The famous Lizzie Borden trial during the 19th century is making news again now that the journal she kept while she was in prison for ten months, reports ABC News.
She was 32-years-old at the time of the murder. The Fall River, Massachusetts native was tried and then acquitted for the hatchet deaths of her father and step-mother that occurred on August 4, 1892.
Borden was portrayed as a heartless killer but the handwritten journals tell a different story. The entries show that Borden was grieving over the death of her father, far different from the stoic murderess the public made her out to be.
Michael Martins is a curator at the Fall River Historical Society and recently received two 100 page journal from the grandson of Andrew Jackson Jennings, Lizzie Borden’s lawyer.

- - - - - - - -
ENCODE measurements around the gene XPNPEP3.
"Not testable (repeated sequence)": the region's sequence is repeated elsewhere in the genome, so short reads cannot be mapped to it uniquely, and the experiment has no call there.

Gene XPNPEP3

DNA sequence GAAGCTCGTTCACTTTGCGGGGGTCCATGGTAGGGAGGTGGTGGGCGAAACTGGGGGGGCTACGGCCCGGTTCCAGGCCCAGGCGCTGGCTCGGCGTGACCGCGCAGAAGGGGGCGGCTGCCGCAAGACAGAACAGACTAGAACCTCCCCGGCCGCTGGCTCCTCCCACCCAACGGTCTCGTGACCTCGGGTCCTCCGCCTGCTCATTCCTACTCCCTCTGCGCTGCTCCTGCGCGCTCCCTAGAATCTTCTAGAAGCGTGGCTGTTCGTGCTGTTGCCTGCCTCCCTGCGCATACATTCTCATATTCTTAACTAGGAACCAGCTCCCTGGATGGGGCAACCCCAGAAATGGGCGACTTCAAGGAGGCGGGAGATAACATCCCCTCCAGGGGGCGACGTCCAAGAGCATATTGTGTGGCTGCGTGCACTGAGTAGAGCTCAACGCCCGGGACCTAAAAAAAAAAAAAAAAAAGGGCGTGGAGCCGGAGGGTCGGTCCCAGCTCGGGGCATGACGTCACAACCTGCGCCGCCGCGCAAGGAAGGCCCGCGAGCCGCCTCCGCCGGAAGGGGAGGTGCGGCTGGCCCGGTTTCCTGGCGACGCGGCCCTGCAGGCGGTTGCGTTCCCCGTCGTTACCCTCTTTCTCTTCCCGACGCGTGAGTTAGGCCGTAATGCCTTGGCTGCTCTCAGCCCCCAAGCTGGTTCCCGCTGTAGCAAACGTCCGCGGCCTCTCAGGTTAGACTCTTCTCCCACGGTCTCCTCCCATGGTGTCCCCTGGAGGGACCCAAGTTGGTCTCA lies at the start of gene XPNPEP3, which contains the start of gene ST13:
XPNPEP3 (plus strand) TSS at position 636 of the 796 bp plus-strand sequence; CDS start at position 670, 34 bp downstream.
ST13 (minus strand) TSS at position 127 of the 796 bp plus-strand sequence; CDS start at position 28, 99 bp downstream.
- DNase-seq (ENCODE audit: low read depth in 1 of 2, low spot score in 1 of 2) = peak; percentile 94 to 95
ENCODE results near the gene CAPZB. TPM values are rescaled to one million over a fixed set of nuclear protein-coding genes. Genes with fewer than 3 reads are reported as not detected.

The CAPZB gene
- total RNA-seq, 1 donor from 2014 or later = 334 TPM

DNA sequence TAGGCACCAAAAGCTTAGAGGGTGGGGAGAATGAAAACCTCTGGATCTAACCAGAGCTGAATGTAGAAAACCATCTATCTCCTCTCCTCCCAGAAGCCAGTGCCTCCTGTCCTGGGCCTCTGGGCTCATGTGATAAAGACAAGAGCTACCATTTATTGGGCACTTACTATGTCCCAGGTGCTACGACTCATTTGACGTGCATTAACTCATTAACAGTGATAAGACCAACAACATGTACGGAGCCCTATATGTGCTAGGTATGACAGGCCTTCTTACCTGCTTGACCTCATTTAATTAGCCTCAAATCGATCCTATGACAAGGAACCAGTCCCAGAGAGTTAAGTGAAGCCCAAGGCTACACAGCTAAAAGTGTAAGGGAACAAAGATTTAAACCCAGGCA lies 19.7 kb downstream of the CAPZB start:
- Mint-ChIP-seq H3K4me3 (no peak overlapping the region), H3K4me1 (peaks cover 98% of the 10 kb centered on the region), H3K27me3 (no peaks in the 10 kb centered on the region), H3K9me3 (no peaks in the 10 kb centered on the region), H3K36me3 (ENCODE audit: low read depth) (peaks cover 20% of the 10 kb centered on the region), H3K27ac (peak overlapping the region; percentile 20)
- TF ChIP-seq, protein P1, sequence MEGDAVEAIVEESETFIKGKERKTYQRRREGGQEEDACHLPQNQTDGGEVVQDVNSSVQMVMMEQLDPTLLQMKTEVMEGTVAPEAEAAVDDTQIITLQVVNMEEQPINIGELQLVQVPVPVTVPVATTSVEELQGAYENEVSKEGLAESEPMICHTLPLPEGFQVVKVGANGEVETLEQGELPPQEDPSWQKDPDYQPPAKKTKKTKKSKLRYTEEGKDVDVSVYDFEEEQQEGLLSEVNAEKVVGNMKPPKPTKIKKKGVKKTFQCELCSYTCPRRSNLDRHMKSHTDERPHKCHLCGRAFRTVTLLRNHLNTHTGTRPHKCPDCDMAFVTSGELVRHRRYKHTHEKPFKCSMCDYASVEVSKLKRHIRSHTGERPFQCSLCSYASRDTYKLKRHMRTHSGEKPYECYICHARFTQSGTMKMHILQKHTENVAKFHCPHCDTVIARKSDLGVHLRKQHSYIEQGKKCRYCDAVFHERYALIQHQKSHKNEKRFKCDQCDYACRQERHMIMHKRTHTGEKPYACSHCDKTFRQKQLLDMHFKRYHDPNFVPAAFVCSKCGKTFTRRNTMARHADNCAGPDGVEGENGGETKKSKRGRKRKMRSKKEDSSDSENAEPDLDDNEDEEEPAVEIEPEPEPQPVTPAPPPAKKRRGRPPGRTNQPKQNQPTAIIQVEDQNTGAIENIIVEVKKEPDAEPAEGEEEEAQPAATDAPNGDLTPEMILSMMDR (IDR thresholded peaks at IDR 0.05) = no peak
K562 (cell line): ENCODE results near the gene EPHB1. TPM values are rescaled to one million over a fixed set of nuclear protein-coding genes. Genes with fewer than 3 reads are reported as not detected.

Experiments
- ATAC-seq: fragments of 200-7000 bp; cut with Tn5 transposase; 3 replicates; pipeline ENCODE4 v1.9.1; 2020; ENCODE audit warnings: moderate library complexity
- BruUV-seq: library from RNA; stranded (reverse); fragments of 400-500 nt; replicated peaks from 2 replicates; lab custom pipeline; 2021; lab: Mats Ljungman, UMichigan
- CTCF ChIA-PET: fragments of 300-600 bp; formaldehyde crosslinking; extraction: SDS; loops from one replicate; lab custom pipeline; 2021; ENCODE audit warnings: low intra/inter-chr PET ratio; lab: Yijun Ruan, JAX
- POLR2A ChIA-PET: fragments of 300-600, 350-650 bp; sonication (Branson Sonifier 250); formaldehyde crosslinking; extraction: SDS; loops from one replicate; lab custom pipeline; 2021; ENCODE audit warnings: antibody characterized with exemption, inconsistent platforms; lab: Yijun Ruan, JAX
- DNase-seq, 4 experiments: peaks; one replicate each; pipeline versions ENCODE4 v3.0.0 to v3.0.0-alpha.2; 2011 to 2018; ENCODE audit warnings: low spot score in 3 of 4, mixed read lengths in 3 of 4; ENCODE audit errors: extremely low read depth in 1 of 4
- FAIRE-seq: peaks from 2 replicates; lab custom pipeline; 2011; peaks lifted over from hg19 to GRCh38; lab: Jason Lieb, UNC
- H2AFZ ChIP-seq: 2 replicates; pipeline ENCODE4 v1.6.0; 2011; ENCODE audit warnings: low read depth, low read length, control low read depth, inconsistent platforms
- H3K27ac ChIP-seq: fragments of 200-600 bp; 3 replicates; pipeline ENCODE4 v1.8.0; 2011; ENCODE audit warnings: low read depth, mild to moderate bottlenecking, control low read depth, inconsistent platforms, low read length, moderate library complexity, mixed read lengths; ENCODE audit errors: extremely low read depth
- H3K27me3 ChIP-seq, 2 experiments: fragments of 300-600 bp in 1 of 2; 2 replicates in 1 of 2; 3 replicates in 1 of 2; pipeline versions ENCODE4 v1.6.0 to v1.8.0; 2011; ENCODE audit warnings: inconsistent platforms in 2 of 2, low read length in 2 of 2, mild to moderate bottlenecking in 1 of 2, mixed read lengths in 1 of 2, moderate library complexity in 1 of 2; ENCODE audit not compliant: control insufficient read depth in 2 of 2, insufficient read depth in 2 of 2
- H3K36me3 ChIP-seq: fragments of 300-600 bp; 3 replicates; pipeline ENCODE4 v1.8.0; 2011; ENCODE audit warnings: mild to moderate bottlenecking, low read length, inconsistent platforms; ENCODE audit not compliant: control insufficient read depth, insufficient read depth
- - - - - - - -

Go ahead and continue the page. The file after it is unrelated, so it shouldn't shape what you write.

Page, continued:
“You have to create villains in order to justify the murders, and Andrew Borden is portrayed as evil, but he gave his daughters a lot more than some other fathers were giving theirs,” Martins said.
At the time people thought that Andrew Borden was a horrible man who was not able to properly provide for her family.
“Lizzie Borden cared for her father very deeply,” Martins said. “There was a tremendous outpouring of grief in the letters, and that’s a new side to the story.”
He continues, “Most of what is known about Lizzie Borden is based on legend, innuendo and outright lies. Fact has been suppressed by fiction, and the fiction is much more interesting to a lot of people.”
Despite her acquittal the public believed her to be a brutal ax murderess, which is evident based on the popular rhyme about the supposed murderer.
“Lizzie Borden took an Ax, And gave her mother forty whacks, When she had seen what she had done, She gave her father forty-one.”